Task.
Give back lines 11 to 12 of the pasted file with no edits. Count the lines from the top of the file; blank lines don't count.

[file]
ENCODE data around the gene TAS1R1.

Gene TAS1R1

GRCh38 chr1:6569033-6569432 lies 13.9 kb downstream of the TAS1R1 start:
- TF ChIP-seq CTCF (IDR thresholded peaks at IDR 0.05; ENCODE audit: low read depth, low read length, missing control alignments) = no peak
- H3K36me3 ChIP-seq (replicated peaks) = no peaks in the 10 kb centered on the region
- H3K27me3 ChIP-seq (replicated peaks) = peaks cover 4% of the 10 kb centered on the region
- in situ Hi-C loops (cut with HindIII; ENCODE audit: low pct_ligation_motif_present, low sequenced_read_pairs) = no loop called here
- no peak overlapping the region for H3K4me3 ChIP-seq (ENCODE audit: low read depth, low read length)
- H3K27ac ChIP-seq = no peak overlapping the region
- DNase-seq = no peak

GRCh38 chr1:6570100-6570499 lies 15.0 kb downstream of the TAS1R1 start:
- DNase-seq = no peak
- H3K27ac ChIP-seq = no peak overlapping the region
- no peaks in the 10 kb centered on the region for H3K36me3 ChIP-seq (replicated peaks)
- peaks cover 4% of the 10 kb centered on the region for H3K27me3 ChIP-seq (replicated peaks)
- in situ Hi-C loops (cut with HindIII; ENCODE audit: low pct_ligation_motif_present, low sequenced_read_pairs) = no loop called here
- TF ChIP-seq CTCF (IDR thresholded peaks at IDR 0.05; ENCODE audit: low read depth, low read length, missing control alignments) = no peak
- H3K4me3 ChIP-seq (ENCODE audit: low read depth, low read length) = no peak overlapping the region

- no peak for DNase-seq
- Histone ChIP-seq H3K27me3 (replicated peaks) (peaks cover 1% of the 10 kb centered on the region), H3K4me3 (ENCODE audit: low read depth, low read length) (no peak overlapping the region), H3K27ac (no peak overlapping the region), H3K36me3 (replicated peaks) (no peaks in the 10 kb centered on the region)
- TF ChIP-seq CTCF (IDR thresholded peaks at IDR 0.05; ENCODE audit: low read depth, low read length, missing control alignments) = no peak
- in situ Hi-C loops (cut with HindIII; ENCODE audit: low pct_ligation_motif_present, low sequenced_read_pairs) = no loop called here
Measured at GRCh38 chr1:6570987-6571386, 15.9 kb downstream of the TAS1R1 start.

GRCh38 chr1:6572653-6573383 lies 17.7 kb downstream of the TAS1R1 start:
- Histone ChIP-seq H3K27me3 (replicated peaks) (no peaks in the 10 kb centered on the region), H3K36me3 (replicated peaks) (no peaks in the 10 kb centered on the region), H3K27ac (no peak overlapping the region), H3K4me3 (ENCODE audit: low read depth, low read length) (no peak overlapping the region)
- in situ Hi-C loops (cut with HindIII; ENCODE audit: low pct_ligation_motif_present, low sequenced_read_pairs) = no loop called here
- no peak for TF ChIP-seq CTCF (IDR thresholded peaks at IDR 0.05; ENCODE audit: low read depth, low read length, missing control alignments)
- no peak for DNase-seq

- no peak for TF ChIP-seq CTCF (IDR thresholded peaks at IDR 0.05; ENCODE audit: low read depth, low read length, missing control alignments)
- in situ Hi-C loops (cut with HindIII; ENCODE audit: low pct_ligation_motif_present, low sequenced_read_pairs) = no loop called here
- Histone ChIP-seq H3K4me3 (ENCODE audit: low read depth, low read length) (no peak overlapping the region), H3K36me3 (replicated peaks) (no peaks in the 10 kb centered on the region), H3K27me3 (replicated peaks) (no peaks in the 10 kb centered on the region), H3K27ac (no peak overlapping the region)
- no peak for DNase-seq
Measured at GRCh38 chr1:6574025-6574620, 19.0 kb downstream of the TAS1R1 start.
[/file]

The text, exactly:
GRCh38 chr1:6570100-6570499 lies 15.0 kb downstream of the TAS1R1 start:
- DNase-seq = no peak